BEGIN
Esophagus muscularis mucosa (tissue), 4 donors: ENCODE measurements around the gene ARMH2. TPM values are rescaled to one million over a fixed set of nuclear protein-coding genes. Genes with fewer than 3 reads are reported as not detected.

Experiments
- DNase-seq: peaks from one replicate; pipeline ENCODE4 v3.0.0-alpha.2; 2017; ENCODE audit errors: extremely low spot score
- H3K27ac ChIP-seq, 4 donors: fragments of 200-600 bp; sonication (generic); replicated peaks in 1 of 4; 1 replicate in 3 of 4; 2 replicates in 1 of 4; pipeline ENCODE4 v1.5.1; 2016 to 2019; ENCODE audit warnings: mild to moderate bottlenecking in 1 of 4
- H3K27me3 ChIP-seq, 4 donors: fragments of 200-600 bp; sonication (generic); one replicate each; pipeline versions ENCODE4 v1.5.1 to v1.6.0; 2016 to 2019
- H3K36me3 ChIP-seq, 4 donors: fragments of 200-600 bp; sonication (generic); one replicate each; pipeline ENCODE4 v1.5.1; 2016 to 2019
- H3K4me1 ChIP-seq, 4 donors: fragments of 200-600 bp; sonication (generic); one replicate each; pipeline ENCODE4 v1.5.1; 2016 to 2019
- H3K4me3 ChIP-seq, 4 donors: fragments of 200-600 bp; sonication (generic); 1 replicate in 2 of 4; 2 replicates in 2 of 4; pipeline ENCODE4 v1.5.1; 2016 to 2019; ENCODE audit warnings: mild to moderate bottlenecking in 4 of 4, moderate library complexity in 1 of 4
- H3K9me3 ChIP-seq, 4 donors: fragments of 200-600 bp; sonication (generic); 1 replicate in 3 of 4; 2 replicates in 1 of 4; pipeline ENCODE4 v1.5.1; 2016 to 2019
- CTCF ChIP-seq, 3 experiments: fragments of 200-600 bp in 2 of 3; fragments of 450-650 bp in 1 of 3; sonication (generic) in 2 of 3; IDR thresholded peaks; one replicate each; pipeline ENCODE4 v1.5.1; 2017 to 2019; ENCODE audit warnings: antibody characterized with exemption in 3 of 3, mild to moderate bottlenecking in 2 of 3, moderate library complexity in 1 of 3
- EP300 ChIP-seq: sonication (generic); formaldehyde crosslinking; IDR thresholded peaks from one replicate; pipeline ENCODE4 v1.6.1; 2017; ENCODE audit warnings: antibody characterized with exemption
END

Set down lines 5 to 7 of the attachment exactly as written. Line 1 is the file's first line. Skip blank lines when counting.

- H3K27me3 ChIP-seq, 4 donors: fragments of 200-600 bp; sonication (generic); one replicate each; pipeline versions ENCODE4 v1.5.1 to v1.6.0; 2016 to 2019
- H3K36me3 ChIP-seq, 4 donors: fragments of 200-600 bp; sonication (generic); one replicate each; pipeline ENCODE4 v1.5.1; 2016 to 2019
- H3K4me1 ChIP-seq, 4 donors: fragments of 200-600 bp; sonication (generic); one replicate each; pipeline ENCODE4 v1.5.1; 2016 to 2019